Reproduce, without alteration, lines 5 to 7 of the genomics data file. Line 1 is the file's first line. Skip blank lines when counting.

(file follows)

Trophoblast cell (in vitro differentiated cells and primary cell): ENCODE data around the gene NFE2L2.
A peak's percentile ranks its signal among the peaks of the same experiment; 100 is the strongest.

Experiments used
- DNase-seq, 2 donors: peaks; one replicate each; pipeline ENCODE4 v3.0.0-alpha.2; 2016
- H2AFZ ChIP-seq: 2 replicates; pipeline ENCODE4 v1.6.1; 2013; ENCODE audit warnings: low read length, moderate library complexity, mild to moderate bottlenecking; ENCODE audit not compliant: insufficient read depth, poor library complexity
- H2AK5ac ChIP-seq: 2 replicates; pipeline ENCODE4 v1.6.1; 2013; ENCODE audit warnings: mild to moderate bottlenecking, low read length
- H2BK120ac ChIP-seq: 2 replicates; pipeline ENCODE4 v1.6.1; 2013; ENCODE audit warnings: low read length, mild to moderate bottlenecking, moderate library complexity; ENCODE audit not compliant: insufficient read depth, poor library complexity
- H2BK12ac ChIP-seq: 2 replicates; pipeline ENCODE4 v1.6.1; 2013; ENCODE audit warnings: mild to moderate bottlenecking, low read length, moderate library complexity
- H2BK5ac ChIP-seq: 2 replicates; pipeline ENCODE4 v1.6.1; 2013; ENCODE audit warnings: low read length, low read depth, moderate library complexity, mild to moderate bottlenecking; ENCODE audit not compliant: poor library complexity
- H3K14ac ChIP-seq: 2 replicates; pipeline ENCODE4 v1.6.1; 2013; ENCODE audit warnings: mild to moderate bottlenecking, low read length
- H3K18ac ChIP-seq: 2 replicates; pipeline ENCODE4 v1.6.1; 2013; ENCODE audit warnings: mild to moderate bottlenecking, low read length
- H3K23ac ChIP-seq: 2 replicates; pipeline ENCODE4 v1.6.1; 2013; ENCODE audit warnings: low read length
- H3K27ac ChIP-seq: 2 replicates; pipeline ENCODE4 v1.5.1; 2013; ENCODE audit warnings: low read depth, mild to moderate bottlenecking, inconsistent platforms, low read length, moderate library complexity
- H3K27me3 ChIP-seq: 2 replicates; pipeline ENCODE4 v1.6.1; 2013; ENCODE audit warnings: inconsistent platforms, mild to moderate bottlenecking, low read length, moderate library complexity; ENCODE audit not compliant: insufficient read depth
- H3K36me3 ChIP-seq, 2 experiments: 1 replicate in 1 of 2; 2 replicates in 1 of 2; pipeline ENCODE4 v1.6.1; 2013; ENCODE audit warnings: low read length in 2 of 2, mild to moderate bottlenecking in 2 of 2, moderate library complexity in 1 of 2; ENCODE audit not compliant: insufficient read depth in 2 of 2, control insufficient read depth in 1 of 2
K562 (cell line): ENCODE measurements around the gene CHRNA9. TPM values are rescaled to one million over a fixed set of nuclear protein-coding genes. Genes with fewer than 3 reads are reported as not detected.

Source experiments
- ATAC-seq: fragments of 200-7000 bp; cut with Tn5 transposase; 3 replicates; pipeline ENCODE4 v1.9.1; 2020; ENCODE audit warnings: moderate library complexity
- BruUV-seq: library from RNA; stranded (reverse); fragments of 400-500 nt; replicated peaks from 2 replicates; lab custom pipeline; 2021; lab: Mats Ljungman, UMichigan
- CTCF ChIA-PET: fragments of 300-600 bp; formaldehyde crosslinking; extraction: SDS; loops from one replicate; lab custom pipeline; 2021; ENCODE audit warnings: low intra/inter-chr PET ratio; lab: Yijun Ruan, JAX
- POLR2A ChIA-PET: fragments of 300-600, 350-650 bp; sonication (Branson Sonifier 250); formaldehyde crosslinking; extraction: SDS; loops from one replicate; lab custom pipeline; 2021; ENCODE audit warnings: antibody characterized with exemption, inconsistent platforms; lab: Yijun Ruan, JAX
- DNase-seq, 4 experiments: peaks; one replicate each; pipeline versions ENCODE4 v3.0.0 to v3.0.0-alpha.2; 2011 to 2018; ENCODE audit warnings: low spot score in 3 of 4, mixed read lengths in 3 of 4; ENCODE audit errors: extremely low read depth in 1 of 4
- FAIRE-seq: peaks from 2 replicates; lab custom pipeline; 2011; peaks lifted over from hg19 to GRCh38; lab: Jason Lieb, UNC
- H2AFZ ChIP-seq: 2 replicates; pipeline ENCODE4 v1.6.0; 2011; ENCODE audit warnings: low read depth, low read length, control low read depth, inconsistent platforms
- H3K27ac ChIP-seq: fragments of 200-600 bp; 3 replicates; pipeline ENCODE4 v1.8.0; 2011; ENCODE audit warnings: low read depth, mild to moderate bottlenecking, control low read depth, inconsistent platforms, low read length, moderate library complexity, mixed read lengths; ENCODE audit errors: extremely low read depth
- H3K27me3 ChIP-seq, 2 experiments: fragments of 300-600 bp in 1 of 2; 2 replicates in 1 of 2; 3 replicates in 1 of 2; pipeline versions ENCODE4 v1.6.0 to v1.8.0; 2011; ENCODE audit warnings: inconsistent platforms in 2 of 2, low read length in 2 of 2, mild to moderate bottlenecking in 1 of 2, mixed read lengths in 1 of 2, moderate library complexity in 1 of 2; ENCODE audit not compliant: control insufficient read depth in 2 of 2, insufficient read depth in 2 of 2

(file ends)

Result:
- H2AFZ ChIP-seq: 2 replicates; pipeline ENCODE4 v1.6.1; 2013; ENCODE audit warnings: low read length, moderate library complexity, mild to moderate bottlenecking; ENCODE audit not compliant: insufficient read depth, poor library complexity
- H2AK5ac ChIP-seq: 2 replicates; pipeline ENCODE4 v1.6.1; 2013; ENCODE audit warnings: mild to moderate bottlenecking, low read length
- H2BK120ac ChIP-seq: 2 replicates; pipeline ENCODE4 v1.6.1; 2013; ENCODE audit warnings: low read length, mild to moderate bottlenecking, moderate library complexity; ENCODE audit not compliant: insufficient read depth, poor library complexity